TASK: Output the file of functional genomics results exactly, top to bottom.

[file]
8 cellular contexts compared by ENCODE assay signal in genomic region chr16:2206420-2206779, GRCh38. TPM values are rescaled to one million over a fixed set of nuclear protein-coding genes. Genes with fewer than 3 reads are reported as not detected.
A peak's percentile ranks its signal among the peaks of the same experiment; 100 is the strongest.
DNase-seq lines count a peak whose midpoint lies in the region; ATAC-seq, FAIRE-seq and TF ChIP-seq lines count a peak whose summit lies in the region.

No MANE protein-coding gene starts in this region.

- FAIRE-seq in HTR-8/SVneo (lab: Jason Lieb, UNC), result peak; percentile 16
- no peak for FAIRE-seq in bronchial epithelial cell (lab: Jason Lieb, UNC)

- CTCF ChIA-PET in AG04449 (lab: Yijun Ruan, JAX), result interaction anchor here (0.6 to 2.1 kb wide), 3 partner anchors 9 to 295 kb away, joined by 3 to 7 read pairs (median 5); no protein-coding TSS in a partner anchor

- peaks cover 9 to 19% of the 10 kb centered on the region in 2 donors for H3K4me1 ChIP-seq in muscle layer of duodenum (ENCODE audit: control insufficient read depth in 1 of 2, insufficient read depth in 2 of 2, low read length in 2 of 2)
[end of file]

8 cellular contexts compared by ENCODE assay signal in genomic region chr16:2206420-2206779, GRCh38. TPM values are rescaled to one million over a fixed set of nuclear protein-coding genes. Genes with fewer than 3 reads are reported as not detected.
A peak's percentile ranks its signal among the peaks of the same experiment; 100 is the strongest.
DNase-seq lines count a peak whose midpoint lies in the region; ATAC-seq, FAIRE-seq and TF ChIP-seq lines count a peak whose summit lies in the region.

No MANE protein-coding gene starts in this region.

- FAIRE-seq in HTR-8/SVneo (lab: Jason Lieb, UNC), result peak; percentile 16
- no peak for FAIRE-seq in bronchial epithelial cell (lab: Jason Lieb, UNC)

- CTCF ChIA-PET in AG04449 (lab: Yijun Ruan, JAX), result interaction anchor here (0.6 to 2.1 kb wide), 3 partner anchors 9 to 295 kb away, joined by 3 to 7 read pairs (median 5); no protein-coding TSS in a partner anchor

- peaks cover 9 to 19% of the 10 kb centered on the region in 2 donors for H3K4me1 ChIP-seq in muscle layer of duodenum (ENCODE audit: control insufficient read depth in 1 of 2, insufficient read depth in 2 of 2, low read length in 2 of 2)